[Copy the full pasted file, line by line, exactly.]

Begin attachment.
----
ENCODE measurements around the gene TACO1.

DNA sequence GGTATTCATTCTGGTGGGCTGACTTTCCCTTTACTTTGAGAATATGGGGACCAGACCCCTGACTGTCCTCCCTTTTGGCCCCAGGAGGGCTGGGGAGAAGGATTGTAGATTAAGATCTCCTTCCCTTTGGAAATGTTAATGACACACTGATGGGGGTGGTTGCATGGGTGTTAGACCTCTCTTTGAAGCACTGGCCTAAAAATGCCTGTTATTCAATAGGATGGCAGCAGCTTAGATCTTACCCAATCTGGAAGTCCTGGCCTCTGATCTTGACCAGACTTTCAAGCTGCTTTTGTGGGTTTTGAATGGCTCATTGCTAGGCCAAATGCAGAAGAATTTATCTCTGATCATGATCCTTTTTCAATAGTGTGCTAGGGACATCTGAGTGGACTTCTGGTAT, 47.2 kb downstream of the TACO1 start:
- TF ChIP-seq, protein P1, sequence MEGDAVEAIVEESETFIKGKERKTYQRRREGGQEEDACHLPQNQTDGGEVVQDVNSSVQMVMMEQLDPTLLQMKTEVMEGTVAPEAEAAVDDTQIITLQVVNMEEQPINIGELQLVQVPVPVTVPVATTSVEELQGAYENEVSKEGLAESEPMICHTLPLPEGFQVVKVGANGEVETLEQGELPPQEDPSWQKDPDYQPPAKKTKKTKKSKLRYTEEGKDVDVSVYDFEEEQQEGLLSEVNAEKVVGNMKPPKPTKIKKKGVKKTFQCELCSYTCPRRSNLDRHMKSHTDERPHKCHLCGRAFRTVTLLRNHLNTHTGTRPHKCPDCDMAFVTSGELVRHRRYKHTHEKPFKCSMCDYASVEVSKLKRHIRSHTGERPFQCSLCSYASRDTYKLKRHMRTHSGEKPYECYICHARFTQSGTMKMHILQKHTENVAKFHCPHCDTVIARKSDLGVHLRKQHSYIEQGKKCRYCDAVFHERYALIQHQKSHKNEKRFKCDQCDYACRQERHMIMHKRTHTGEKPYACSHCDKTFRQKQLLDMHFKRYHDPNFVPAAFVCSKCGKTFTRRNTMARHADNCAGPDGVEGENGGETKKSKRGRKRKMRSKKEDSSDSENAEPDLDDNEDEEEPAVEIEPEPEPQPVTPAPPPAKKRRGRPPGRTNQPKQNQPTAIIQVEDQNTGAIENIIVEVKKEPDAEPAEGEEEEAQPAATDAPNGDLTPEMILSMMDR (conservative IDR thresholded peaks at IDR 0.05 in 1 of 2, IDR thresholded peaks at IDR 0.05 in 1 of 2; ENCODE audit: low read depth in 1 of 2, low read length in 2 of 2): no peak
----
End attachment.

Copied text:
ENCODE measurements around the gene TACO1.

DNA sequence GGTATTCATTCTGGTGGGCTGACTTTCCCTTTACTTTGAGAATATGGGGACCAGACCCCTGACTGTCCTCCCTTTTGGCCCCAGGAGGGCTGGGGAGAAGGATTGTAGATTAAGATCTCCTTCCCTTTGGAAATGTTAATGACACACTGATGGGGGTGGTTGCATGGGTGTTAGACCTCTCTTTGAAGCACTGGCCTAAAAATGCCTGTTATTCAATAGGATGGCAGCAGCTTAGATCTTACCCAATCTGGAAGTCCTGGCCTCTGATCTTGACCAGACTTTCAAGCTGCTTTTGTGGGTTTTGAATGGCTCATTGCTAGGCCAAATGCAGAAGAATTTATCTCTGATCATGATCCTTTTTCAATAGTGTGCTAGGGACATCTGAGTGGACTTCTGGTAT, 47.2 kb downstream of the TACO1 start:
- TF ChIP-seq, protein P1, sequence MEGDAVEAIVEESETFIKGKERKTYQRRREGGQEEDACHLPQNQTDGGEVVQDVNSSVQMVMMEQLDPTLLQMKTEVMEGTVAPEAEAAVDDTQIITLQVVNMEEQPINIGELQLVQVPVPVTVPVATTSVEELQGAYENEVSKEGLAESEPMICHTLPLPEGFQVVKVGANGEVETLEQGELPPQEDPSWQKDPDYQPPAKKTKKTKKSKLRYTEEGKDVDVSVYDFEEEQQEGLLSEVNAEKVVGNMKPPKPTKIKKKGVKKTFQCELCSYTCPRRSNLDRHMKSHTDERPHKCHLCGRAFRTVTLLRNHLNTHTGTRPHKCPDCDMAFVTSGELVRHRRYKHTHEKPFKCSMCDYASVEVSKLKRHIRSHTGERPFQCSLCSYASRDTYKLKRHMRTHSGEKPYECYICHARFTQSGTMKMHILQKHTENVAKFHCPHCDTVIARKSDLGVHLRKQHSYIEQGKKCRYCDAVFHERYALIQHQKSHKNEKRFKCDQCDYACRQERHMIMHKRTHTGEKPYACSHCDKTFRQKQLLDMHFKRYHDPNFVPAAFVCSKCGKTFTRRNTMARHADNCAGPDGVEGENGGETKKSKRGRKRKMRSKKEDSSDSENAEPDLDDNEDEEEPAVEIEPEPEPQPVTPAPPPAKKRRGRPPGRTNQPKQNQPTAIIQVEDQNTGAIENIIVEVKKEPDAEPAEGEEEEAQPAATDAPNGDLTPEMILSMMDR (conservative IDR thresholded peaks at IDR 0.05 in 1 of 2, IDR thresholded peaks at IDR 0.05 in 1 of 2; ENCODE audit: low read depth in 1 of 2, low read length in 2 of 2): no peak